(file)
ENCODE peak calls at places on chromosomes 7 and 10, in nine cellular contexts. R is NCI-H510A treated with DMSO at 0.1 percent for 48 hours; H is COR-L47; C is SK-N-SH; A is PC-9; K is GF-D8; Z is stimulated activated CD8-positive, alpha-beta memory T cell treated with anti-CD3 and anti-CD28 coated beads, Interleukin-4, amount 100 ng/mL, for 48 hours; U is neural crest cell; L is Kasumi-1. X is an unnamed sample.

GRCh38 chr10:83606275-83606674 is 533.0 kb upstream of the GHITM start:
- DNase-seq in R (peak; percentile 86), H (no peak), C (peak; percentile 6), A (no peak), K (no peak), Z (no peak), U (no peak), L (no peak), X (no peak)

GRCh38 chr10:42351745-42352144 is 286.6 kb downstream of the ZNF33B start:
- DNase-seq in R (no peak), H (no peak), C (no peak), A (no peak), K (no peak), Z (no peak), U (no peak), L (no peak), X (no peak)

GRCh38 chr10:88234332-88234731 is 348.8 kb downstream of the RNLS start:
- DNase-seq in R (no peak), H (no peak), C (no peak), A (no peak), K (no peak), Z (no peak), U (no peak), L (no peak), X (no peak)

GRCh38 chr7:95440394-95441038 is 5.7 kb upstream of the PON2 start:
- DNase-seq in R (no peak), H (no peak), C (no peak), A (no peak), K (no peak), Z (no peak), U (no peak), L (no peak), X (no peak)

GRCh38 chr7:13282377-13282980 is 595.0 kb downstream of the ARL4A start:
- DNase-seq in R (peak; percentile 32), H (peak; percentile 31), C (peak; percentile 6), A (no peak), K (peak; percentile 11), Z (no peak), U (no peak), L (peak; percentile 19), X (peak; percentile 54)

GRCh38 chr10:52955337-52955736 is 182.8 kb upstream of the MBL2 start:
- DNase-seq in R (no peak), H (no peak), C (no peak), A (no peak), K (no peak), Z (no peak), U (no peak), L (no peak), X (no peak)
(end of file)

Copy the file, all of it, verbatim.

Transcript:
ENCODE peak calls at places on chromosomes 7 and 10, in nine cellular contexts. R is NCI-H510A treated with DMSO at 0.1 percent for 48 hours; H is COR-L47; C is SK-N-SH; A is PC-9; K is GF-D8; Z is stimulated activated CD8-positive, alpha-beta memory T cell treated with anti-CD3 and anti-CD28 coated beads, Interleukin-4, amount 100 ng/mL, for 48 hours; U is neural crest cell; L is Kasumi-1. X is an unnamed sample.

GRCh38 chr10:83606275-83606674 is 533.0 kb upstream of the GHITM start:
- DNase-seq in R (peak; percentile 86), H (no peak), C (peak; percentile 6), A (no peak), K (no peak), Z (no peak), U (no peak), L (no peak), X (no peak)

GRCh38 chr10:42351745-42352144 is 286.6 kb downstream of the ZNF33B start:
- DNase-seq in R (no peak), H (no peak), C (no peak), A (no peak), K (no peak), Z (no peak), U (no peak), L (no peak), X (no peak)

GRCh38 chr10:88234332-88234731 is 348.8 kb downstream of the RNLS start:
- DNase-seq in R (no peak), H (no peak), C (no peak), A (no peak), K (no peak), Z (no peak), U (no peak), L (no peak), X (no peak)

GRCh38 chr7:95440394-95441038 is 5.7 kb upstream of the PON2 start:
- DNase-seq in R (no peak), H (no peak), C (no peak), A (no peak), K (no peak), Z (no peak), U (no peak), L (no peak), X (no peak)

GRCh38 chr7:13282377-13282980 is 595.0 kb downstream of the ARL4A start:
- DNase-seq in R (peak; percentile 32), H (peak; percentile 31), C (peak; percentile 6), A (no peak), K (peak; percentile 11), Z (no peak), U (no peak), L (peak; percentile 19), X (peak; percentile 54)

GRCh38 chr10:52955337-52955736 is 182.8 kb upstream of the MBL2 start:
- DNase-seq in R (no peak), H (no peak), C (no peak), A (no peak), K (no peak), Z (no peak), U (no peak), L (no peak), X (no peak)